The triumph in Christ’s death is expressed in the phrase that He might bring [believers] to God. The divine tearing of the temple veil from top to bottom (Matt. 27:51) symbolically demonstrated the reality that He had opened the way to God. The heavenly Holy of Holies, the “throne of grace” (Heb. 4:16), was made available for immediate access by all true believers. As royal priests (2:9), all believers are welcomed into God’s presence (Heb. 4:16; 10:19–22).
The verb translated He might bring (prosagō) expresses the specific purpose of Jesus’ actions. It often describes someone’s being introduced or given access to another. In classical Greek the noun form refers to the one making the introduction. In ancient courts certain officials controlled access to the king. They verified someone’s right to see him and then introduced that person to the monarch. Christ now performs that function for believers. Hebrews 6:20 says concerning the inner court of heaven that He “has entered as a forerunner for [believers], having become a high priest forever.” Christ entered to bring the elect into communion with God (cf. Ps. 110:4; Heb. 2:17–18; 3:1–2; 4:14–15; 5:4–6; 7:17, 21–22, 25; 8:1–2, 6; 9:13–14).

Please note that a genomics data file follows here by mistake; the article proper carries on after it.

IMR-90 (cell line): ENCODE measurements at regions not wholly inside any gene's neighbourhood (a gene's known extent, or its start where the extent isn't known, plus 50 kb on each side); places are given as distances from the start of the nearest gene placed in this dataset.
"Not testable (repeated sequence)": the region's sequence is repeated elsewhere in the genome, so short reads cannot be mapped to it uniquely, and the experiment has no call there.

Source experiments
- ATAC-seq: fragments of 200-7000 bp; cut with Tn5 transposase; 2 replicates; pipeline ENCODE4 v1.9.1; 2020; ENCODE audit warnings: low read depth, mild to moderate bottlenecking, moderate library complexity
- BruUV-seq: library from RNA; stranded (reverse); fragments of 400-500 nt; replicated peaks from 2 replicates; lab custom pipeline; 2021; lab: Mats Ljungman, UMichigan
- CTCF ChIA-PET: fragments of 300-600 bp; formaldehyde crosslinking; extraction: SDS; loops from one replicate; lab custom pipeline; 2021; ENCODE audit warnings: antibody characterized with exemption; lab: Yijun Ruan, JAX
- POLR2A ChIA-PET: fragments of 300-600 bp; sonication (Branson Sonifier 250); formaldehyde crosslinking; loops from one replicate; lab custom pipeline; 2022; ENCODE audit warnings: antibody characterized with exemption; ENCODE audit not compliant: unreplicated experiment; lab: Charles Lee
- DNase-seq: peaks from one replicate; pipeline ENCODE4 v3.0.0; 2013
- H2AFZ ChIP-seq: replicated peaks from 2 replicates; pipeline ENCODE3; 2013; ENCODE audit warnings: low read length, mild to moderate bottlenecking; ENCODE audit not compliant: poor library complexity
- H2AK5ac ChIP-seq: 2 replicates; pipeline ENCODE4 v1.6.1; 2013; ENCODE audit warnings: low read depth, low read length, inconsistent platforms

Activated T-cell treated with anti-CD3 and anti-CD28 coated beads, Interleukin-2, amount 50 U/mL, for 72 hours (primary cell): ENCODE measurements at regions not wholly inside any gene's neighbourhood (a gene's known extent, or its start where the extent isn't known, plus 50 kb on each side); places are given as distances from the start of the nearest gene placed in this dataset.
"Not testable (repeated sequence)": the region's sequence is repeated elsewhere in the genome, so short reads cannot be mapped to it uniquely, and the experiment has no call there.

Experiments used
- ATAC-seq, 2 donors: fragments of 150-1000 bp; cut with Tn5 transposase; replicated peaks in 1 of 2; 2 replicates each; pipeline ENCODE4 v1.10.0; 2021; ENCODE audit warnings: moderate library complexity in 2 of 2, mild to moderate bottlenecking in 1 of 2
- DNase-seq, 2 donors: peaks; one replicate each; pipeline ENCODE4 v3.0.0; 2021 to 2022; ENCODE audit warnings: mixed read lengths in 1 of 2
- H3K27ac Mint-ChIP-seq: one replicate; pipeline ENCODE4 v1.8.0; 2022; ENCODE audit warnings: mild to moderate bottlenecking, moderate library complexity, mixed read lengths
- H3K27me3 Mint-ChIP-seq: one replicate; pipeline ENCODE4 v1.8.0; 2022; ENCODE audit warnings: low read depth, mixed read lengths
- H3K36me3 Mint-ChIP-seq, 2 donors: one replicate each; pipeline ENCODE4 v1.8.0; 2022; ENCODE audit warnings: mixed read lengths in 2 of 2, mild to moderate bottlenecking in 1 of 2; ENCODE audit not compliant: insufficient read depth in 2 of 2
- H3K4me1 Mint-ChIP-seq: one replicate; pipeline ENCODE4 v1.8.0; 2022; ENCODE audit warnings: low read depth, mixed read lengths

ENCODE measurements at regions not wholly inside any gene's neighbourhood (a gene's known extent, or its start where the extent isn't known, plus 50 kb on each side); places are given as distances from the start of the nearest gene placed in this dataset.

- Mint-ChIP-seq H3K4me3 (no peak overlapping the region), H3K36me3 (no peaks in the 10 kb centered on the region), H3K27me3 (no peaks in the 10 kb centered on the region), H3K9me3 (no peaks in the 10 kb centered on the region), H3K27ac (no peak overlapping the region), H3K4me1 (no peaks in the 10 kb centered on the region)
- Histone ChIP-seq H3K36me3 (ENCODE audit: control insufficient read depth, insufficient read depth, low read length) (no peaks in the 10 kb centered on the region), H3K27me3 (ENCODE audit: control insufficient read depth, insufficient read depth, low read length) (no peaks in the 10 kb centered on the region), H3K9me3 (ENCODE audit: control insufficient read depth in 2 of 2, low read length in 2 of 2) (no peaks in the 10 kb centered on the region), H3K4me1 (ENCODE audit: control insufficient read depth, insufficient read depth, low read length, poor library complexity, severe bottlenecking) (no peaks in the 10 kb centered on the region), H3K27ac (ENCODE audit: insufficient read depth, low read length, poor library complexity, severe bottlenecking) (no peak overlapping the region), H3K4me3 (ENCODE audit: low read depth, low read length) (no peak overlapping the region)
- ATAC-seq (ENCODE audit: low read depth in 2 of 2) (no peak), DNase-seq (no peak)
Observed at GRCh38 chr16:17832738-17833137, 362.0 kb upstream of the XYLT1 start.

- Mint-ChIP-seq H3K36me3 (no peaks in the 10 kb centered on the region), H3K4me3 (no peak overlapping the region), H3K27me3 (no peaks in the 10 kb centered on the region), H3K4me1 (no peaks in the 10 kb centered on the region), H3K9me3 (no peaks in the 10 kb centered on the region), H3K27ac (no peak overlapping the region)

3:18 The rest of chapter 3 presents Christ as the classic example of One who suffered for righteousness’ sake, and reminds us that for Him, suffering was the pathway to glory.